And Then on Top of That! Reverie was hit by a fire. There is a GoFundMe up. It also affected Green Almond Pantry, but it was back up and running a day later (though you should always remember to go there when possible). Unlike Covid, hopefully insurance covers this. But still a tough week.
D.C. Dining News
Also: Not a restaurant, but farmers market favorite Number 1 Sons Pickles is closing down operations.
We replied to Eat DC’s post that we’d like to see a story that digs deep into why closing seem to be piling up now. DCist responded with one, and quoted David, the guy behind Eat DC! Last week we warned that Tom’s estimation that D.C. restaurants fared pretty well during the pandemic was off base and that “there are more places that have been hanging on like Bad Saint but are on the verge of breaking your heart.” We hope next week to be proven wrong. It is also a reminder that in 2020 we took extraordinary steps in the face of a public health crisis and the burden fell heavily on the hospitality industry. That impact continues to reverberate. This is not a 2022 problem alone.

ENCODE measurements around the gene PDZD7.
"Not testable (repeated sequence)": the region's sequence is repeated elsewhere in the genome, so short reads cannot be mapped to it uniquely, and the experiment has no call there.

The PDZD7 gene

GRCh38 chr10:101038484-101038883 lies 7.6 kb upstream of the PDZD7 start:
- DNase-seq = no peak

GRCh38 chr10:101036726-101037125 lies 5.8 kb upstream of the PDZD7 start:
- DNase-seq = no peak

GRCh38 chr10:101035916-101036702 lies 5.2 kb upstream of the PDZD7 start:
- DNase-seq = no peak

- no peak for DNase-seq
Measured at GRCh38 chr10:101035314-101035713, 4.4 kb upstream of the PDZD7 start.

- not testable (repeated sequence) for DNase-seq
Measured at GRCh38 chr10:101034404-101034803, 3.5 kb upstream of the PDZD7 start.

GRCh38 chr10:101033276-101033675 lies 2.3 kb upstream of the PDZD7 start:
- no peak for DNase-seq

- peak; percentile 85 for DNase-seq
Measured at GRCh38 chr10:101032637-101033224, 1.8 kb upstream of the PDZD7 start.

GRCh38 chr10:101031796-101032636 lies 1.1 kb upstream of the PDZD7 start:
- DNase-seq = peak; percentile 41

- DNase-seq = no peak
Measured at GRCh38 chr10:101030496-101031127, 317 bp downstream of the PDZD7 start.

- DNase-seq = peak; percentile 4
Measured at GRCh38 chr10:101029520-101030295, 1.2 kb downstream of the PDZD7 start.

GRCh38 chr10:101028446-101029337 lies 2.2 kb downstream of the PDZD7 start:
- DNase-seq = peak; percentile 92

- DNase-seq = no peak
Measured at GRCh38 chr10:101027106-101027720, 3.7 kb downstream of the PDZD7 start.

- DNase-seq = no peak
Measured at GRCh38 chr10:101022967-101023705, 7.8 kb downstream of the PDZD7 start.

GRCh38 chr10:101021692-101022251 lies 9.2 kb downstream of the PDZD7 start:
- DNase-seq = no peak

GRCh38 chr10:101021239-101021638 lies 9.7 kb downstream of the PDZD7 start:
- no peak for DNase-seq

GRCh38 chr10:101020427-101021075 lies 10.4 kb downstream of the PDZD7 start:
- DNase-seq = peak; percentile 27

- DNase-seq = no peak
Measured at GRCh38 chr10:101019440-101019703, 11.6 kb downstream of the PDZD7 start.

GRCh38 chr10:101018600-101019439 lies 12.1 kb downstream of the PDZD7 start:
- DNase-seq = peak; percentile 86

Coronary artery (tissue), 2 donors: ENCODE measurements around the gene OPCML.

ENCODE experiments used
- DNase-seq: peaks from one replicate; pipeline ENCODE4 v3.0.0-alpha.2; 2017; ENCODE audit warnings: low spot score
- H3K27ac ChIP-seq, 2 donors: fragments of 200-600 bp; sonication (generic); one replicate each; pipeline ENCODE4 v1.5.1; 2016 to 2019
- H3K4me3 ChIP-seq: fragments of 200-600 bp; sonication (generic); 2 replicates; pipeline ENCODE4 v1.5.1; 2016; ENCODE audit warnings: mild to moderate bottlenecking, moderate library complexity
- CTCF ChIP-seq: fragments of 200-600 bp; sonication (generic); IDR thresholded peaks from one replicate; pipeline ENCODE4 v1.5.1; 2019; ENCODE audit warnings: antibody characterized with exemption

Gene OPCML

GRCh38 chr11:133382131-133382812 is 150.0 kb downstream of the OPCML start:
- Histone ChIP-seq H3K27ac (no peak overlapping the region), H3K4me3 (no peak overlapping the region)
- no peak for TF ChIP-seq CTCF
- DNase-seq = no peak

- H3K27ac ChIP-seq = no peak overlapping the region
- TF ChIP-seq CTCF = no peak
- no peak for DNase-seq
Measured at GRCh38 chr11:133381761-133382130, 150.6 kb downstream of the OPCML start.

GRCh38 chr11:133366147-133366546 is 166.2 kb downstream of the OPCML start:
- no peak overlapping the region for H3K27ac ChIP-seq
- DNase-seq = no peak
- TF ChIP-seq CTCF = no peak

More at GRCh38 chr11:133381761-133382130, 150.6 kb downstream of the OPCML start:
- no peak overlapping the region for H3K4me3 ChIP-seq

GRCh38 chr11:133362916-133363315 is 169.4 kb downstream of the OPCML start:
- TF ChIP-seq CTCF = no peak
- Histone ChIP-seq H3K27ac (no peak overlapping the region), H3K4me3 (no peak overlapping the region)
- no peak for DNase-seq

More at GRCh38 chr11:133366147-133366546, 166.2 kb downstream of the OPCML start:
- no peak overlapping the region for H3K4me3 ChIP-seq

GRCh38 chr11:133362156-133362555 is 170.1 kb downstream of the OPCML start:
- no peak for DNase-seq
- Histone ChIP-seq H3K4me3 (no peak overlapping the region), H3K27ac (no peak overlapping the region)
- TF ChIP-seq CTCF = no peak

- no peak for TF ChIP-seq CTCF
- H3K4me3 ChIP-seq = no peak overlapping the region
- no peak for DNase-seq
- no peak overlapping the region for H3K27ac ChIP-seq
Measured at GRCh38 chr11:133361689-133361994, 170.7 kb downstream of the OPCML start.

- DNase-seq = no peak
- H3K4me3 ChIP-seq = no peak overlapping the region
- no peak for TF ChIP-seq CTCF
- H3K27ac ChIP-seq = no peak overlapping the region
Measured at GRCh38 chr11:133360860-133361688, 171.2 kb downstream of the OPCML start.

Better News: One piece of good news is the talented team behind the under-rated Nazca Mochica that was in Dupont, have opened in new digs, with an express half of the house and a Chifa menu restaurant in the other half.
Another piece of good news is that Barry Koslow has a new gig!
Great News: Lori Gardner’s site Been There Eaten That celebrates 12 years! She aptly celebrates by doing a write-up of a new restaurant, St. James. As she notes, “I am one of the last ones standing when it comes to maintaining a personal blog to tell my stories. But then I think about restaurants like St. James, which has its own stories to tell. If this post can get some people through the door- and I hope it does- its a worthwhile effort.” Lori is a trusted and valued voice, and we hope to be reading her posts for years to come.